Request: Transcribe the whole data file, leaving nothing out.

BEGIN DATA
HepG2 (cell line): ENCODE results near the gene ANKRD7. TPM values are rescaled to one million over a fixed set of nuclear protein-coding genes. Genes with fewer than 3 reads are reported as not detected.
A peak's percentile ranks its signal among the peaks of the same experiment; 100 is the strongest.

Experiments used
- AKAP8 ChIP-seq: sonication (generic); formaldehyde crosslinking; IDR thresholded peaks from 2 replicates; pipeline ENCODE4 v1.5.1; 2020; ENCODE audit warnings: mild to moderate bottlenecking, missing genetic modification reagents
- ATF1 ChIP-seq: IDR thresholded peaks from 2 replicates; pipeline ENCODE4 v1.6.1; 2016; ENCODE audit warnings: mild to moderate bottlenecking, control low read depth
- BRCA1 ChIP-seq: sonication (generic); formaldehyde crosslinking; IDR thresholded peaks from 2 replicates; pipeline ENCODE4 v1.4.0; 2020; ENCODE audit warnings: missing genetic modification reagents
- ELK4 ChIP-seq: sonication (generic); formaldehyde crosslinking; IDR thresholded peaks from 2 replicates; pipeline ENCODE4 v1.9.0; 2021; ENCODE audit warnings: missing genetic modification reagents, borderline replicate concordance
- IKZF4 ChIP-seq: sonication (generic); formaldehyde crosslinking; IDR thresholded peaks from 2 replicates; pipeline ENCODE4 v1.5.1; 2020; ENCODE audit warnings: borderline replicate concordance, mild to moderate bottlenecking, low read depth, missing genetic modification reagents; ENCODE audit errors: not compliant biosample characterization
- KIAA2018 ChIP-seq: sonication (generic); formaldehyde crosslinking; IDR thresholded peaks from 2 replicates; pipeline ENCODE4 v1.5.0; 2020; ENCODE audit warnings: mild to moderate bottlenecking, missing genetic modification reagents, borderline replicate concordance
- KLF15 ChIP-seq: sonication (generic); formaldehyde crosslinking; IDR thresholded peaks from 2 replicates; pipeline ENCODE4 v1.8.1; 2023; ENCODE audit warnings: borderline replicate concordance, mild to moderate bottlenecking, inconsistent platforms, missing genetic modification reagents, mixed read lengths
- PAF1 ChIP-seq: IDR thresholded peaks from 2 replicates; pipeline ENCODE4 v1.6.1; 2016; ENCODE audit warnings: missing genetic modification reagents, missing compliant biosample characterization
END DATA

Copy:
HepG2 (cell line): ENCODE results near the gene ANKRD7. TPM values are rescaled to one million over a fixed set of nuclear protein-coding genes. Genes with fewer than 3 reads are reported as not detected.
A peak's percentile ranks its signal among the peaks of the same experiment; 100 is the strongest.

Experiments used
- AKAP8 ChIP-seq: sonication (generic); formaldehyde crosslinking; IDR thresholded peaks from 2 replicates; pipeline ENCODE4 v1.5.1; 2020; ENCODE audit warnings: mild to moderate bottlenecking, missing genetic modification reagents
- ATF1 ChIP-seq: IDR thresholded peaks from 2 replicates; pipeline ENCODE4 v1.6.1; 2016; ENCODE audit warnings: mild to moderate bottlenecking, control low read depth
- BRCA1 ChIP-seq: sonication (generic); formaldehyde crosslinking; IDR thresholded peaks from 2 replicates; pipeline ENCODE4 v1.4.0; 2020; ENCODE audit warnings: missing genetic modification reagents
- ELK4 ChIP-seq: sonication (generic); formaldehyde crosslinking; IDR thresholded peaks from 2 replicates; pipeline ENCODE4 v1.9.0; 2021; ENCODE audit warnings: missing genetic modification reagents, borderline replicate concordance
- IKZF4 ChIP-seq: sonication (generic); formaldehyde crosslinking; IDR thresholded peaks from 2 replicates; pipeline ENCODE4 v1.5.1; 2020; ENCODE audit warnings: borderline replicate concordance, mild to moderate bottlenecking, low read depth, missing genetic modification reagents; ENCODE audit errors: not compliant biosample characterization
- KIAA2018 ChIP-seq: sonication (generic); formaldehyde crosslinking; IDR thresholded peaks from 2 replicates; pipeline ENCODE4 v1.5.0; 2020; ENCODE audit warnings: mild to moderate bottlenecking, missing genetic modification reagents, borderline replicate concordance
- KLF15 ChIP-seq: sonication (generic); formaldehyde crosslinking; IDR thresholded peaks from 2 replicates; pipeline ENCODE4 v1.8.1; 2023; ENCODE audit warnings: borderline replicate concordance, mild to moderate bottlenecking, inconsistent platforms, missing genetic modification reagents, mixed read lengths
- PAF1 ChIP-seq: IDR thresholded peaks from 2 replicates; pipeline ENCODE4 v1.6.1; 2016; ENCODE audit warnings: missing genetic modification reagents, missing compliant biosample characterization